By Dennis McFadden, Former CEO(now Retired), Atherton Homes

As we age, the time seems to pass ever so much more quickly. John Updike famously observed that we should “suspect each moment, for it is a thief, tiptoeing away with more than it brings.” Or, in the scrambled syntax of Yoda of Star Wars fame, “always in motion is the future.”

But, a new year is ever the right time to make changes in our lives, changes for the better. Culling the lists of senior resolutions, I have found several worth sharing with readers at the beginning of this year of 2019.

Health related resolutions include the following:

  • Participate in cognitive health activities

A raft of research demonstrates the positive benefits of exercising our mental muscles. Books like Keep Your Brain Aliveteach how to create neurotrophins. Activities ranging from chess to ballroom dancing, to painting, to cognitive training games such as Lumosity all can become part of a health regimen for keeping our minds healthy and growing.

  • Exercise or start a new physical activity

Exercise for older adults does not need to be exhausting in order to be helpful. Strength training with 1 and 2 lb. weights can enhance balance and reduce the chances of a broken hip sustained in a fall. Many of these activities are social in nature and open up doors of opportunity for getting to know other seniors.

  • Eat more fresh foods

Highly processed foods may be easy to heat up for a quick meal, but they often come with a host of unwelcome side-effects. Recently, a shift from processed foods and artificial sweeteners to fresh fruits and vegetables seems to have eliminated my life-long curse of migraine headaches. As one commentator observed, “Make a promise to eat more fresh, healthful fruits and vegetables, and you’ll see a noticeable difference in the way you look and feel, and it takes very little work on your end.”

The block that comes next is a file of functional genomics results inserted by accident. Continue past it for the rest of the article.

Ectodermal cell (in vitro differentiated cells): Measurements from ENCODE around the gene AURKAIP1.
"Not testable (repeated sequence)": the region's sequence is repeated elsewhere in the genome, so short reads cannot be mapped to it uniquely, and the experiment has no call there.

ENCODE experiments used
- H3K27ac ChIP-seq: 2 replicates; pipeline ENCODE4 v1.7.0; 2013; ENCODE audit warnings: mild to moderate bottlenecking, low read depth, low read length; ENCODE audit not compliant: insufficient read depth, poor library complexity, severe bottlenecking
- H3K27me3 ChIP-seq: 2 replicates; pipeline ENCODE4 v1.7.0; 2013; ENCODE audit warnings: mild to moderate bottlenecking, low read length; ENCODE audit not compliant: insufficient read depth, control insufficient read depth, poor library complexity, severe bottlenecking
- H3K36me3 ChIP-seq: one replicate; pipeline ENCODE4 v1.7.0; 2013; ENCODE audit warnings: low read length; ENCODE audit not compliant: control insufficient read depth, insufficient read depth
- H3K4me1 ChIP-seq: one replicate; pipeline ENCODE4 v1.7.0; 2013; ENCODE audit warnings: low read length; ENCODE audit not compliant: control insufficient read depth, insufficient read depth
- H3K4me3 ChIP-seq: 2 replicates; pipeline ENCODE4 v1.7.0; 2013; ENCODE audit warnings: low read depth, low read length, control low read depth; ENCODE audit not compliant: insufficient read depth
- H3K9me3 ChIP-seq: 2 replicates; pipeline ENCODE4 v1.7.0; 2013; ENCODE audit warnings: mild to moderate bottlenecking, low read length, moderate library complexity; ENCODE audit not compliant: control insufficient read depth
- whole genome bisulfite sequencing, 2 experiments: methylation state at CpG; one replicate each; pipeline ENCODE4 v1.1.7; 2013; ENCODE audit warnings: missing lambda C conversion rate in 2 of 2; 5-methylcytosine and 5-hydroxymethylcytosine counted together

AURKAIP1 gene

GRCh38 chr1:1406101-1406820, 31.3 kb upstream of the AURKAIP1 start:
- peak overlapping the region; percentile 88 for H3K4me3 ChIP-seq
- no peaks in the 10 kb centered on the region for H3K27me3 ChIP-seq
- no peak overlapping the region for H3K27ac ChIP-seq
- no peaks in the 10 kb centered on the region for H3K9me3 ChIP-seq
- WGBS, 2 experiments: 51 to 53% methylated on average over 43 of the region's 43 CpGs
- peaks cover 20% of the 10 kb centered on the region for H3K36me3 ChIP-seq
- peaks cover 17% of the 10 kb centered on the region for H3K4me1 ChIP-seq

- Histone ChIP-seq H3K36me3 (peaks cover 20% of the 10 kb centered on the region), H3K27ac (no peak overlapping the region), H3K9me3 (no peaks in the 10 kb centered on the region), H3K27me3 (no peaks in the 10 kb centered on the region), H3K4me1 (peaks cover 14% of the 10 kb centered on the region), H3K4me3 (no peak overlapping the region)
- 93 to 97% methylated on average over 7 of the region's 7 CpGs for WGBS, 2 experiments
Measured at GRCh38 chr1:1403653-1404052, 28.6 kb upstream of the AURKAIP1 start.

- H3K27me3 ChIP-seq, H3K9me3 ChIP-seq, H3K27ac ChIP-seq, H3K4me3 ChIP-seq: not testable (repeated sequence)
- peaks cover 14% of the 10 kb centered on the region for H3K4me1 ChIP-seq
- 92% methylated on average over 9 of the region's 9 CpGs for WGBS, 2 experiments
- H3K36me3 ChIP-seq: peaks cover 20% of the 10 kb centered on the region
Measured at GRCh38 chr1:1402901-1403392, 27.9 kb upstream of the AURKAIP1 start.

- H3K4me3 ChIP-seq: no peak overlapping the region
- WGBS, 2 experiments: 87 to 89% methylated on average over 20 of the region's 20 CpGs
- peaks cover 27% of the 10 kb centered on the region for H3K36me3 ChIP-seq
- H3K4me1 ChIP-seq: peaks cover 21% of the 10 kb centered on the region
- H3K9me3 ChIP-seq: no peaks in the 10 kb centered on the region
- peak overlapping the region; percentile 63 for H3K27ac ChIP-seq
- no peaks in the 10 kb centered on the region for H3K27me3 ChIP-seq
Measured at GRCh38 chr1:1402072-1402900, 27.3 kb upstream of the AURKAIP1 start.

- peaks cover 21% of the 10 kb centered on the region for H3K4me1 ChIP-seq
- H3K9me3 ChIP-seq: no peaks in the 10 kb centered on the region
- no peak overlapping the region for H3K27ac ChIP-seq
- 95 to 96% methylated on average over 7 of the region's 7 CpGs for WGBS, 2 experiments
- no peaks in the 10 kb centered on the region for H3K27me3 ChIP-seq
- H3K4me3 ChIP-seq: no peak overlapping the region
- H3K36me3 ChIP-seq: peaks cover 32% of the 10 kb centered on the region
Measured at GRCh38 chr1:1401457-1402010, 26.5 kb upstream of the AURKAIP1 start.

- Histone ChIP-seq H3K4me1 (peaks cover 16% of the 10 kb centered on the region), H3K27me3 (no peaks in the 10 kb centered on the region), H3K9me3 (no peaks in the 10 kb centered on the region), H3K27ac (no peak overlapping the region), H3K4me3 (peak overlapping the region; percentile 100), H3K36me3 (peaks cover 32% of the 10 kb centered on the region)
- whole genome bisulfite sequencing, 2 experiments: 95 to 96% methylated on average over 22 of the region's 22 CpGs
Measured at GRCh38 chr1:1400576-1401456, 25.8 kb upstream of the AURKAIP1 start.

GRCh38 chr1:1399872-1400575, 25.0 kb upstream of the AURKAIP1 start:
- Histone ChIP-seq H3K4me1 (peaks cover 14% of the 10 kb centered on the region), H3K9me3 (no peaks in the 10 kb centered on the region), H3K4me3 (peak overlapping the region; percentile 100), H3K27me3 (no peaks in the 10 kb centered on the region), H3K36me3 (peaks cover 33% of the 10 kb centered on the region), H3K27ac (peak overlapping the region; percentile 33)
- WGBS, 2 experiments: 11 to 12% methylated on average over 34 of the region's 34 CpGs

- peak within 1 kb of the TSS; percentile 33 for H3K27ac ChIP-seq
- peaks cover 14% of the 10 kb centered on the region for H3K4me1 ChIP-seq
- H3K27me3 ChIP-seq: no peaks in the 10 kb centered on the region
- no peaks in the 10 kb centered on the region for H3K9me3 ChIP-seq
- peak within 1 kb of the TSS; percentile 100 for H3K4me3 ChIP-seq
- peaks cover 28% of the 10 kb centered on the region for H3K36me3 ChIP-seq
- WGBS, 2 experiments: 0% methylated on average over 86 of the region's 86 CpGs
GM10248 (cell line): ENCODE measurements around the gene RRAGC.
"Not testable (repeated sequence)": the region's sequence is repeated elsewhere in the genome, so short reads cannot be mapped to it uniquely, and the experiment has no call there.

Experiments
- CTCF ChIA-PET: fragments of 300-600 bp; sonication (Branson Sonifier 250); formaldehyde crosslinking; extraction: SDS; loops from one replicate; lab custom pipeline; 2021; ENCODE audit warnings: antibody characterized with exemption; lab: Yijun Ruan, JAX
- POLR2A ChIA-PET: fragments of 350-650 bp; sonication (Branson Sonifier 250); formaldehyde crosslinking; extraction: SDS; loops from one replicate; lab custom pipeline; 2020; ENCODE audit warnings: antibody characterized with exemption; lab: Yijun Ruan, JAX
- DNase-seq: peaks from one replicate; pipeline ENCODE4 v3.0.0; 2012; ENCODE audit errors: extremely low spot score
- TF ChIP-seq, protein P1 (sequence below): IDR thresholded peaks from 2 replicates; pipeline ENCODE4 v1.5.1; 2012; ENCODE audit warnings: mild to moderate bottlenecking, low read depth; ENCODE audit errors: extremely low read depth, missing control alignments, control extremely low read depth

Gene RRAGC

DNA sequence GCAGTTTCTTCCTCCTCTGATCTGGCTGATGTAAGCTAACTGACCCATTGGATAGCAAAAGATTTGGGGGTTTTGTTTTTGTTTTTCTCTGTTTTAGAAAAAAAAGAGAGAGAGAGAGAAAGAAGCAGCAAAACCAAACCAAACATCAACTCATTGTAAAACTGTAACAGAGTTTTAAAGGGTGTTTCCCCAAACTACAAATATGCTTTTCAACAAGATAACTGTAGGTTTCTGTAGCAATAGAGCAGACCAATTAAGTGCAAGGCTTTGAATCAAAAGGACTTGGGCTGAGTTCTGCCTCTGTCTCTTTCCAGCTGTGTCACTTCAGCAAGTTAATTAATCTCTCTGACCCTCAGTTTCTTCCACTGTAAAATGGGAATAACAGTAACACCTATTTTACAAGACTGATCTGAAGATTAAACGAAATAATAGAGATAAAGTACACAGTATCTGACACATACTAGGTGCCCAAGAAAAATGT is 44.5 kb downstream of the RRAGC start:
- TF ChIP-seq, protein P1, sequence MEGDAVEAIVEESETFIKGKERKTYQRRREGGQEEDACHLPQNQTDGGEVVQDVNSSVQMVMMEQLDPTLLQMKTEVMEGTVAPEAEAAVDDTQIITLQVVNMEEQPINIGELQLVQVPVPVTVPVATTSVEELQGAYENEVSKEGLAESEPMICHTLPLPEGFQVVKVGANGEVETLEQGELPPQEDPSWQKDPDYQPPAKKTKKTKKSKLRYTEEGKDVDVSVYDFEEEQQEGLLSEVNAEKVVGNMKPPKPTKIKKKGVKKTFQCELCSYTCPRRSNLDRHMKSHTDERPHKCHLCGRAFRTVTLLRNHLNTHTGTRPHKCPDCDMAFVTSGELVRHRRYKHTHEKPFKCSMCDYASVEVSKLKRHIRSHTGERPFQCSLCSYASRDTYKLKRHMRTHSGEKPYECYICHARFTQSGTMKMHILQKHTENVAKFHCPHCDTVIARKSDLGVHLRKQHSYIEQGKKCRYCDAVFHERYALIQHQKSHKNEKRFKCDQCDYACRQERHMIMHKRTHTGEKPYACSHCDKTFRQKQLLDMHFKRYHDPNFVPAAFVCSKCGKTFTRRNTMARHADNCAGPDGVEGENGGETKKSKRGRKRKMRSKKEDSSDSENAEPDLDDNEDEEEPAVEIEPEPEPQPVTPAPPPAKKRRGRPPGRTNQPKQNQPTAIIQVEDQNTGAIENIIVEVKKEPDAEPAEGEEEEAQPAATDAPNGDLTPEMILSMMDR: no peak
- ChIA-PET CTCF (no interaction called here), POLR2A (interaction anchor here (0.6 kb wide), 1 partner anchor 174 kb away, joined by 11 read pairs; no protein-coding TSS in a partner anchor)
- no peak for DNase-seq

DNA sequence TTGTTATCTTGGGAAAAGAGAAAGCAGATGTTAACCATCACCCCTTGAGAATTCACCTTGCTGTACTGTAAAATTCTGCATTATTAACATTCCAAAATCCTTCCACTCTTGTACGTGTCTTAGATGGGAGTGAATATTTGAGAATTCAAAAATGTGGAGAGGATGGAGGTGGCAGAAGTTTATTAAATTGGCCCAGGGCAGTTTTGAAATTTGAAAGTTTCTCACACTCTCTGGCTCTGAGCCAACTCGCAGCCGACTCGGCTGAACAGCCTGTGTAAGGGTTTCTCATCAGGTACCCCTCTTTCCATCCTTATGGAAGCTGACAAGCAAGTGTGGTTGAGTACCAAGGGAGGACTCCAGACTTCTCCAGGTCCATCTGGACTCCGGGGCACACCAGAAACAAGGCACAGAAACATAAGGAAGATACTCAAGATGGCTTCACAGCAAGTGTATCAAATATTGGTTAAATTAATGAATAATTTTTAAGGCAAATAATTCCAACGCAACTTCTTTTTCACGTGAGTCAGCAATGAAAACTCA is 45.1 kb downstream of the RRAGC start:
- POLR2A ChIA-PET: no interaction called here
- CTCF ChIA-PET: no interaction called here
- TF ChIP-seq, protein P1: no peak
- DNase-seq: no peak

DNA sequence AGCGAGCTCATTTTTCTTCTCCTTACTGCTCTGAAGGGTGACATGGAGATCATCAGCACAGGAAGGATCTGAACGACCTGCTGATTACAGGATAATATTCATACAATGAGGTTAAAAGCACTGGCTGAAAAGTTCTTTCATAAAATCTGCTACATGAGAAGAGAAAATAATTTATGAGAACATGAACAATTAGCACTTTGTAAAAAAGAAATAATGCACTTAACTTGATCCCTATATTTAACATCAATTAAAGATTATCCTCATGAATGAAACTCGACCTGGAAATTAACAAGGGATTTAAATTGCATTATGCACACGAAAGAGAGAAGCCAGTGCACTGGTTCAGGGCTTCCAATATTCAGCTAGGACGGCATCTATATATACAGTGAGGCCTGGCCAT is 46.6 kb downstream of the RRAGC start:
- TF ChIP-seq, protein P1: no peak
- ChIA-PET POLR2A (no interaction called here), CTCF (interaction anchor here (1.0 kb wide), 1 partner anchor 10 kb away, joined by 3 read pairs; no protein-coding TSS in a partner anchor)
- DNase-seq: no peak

• Make your home safer

The Centers for Disease Control notes that one in three adults over the age of 65 falls each year. A fall in my home last year resulted in a painful, and expensive, shoulder surgery and a protracted period of very uncomfortable rehabilitation. It took me a full eight months before feeling normal again. Do a safety audit of your home or apartment, looking for trip hazards, and eliminate them. Moving cords out of walkways, ensuring good lighting near beds, taping down carpet and rug edges can all contribute to decreasing the frequency and severity of falls for older adults.

  • Schedule regular checkups

I have noticed that my seniors at Atherton Homes use the health care system with greater regularity than those of us who are younger. Yet, failure to schedule regular checkups often results in an increased risk of illness, untreated high blood pressure, osteoporosis, and other medical conditions such as diabetes. My recent annual checkup revealed a need for a much needed surgery that will correct a problem that might have had severe consequences if left untreated.

Activity resolutions may involve:

  • Get tech savvy

Do not leave the Internet to the grandchildren. Sites emphasizing senior issues abound for your data mining and perusal. One of my 95-year-old skilled nursing residents was famous for writing e-mails to his grandchildren on a regular basis . . . on his own computer from his skilled nursing room.

  • Frequent retirement communities, senior centers, and churches that host groups, activities, and programs of interest

Some of my Atherton residents recently concluded an enriching and enjoyable two-week trip to Ireland, sponsored by the retirement community and open to interested members of the public.

  • Talk about the hard stuff

While you, or the senior in your life, can still participate in the discussion, make decisions about living alone, moving to a retirement community, and end-of-life protocols. Issues such as estate planning and wills should not be avoided due to discomfort. And, dealing with such issues in advance can reduce family conflicts later when the senior is no longer capable of expressing his or her wishes personally.

You may not keep any of your resolutions for the entire year. But, in any case, the words of Abraham Lincoln are worth remembering when he said:  “Always bear in mind that your own resolution to succeed is more important than any other.”